Sherlock Jr. (1924) – Buster Keaton

Buster Keaton’s miraculous Sherlock Jr. (1924) is the silent movie for people who don’t like silent movies. Whenever I encounter people who inform me that they hate silents but fail to recall the name of a single one they’ve seen, I suggest they try this one, which demands only 45 minutes of one’s time and features the most modern of silent comedy legends in his most modern film.

Chaplin was the better physical performer (not just over Keaton, who gave him a run for his money, but over nearly every other performer in movie history) and many of the Tramp’s bits were more laugh-out loud funny, but Keaton falls more easily into the sensibility of the 21st century because of his cool detachment and wry deadpan. Chaplin and Lloyd would look like men who were in dangerous situations; Keaton looked like a man for whom dangerous situations were boring.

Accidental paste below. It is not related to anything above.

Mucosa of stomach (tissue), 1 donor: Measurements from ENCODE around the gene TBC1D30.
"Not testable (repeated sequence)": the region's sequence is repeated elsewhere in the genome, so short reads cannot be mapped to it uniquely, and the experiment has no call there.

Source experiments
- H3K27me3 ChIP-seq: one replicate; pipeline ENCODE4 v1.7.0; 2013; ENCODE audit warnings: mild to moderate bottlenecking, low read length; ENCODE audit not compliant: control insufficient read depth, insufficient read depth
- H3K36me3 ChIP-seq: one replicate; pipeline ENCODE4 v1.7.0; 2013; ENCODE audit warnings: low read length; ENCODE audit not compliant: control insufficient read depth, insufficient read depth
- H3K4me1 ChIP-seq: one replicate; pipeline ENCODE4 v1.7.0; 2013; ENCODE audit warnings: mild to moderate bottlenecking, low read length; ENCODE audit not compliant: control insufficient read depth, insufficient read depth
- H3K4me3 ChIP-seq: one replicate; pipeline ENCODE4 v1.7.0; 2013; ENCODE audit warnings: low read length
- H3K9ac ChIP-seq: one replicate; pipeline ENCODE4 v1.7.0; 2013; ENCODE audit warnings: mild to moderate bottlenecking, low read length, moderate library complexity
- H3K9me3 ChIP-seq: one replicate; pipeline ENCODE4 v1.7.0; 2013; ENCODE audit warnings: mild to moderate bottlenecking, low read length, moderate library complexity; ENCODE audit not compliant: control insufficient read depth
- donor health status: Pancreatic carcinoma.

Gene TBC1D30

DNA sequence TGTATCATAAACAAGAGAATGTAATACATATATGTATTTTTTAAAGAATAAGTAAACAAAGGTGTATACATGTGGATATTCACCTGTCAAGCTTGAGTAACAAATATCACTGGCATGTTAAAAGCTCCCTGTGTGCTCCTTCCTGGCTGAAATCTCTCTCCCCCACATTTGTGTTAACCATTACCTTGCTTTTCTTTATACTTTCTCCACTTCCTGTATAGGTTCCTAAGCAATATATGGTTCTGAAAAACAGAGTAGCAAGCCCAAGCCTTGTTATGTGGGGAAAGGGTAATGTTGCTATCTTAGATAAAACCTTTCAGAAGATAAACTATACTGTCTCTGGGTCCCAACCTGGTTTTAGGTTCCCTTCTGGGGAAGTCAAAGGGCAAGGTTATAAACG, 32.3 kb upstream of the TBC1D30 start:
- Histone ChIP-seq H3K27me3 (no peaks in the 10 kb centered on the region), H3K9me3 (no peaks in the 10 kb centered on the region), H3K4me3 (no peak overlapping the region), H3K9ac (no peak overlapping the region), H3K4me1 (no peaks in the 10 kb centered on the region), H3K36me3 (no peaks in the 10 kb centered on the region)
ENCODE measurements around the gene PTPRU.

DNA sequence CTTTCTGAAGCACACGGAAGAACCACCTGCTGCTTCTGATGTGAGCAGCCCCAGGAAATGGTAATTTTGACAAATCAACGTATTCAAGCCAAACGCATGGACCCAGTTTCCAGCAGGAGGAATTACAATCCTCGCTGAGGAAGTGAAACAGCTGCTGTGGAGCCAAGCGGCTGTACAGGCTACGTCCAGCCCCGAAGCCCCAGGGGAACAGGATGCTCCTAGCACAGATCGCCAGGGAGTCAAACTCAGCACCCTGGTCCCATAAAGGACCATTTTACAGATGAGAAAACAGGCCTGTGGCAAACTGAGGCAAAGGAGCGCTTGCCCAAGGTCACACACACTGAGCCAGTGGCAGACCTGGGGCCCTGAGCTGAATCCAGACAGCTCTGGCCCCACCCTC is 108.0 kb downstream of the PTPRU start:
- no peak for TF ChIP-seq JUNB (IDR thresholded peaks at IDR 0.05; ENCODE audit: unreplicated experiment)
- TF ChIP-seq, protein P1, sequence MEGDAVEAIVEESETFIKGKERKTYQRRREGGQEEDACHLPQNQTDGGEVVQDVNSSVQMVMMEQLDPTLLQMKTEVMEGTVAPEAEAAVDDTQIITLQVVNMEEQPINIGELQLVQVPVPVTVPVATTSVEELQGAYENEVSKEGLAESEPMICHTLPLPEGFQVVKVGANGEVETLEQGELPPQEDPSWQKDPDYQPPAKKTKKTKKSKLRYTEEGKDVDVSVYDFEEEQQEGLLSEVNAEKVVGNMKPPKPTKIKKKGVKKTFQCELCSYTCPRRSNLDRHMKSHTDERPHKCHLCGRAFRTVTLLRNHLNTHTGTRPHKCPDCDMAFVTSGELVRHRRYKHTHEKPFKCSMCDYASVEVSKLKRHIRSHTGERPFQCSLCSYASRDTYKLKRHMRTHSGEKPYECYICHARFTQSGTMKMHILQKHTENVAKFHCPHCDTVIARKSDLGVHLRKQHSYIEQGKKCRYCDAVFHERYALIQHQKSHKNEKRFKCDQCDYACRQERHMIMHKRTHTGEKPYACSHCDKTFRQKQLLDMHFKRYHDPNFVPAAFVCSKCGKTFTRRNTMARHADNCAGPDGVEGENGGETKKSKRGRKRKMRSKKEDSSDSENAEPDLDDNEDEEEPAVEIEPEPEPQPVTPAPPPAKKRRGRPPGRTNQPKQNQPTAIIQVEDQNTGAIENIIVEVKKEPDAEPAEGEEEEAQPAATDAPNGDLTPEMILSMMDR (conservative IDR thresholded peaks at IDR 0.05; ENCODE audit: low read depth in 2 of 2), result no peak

What makes this further impressive is that Keaton was really in those dangerous situations, doing all his own stunts and keeping a straight face. His performance is counter to human nature, resisting distress when in peril and joy when delivered from it. Take a sequence in Sherlock Jr. in which Keaton is playing pool. The number 13 ball is a bomb planted there to kill him and will explode on contact. Keaton, unaware of the danger, takes aim right at the 13 ball in ways that suggest that it must be struck but it never quite does. These pool shots would take considerable skill, and Keaton must make a number of them in a row with less margin for error than even a real pool player trying to get a ball in a pocket. Keaton remains stone-faced the entire time. Think of the last time you played pool. Think of the last time you made a remarkable shot. Weren’t you grinning like an idiot?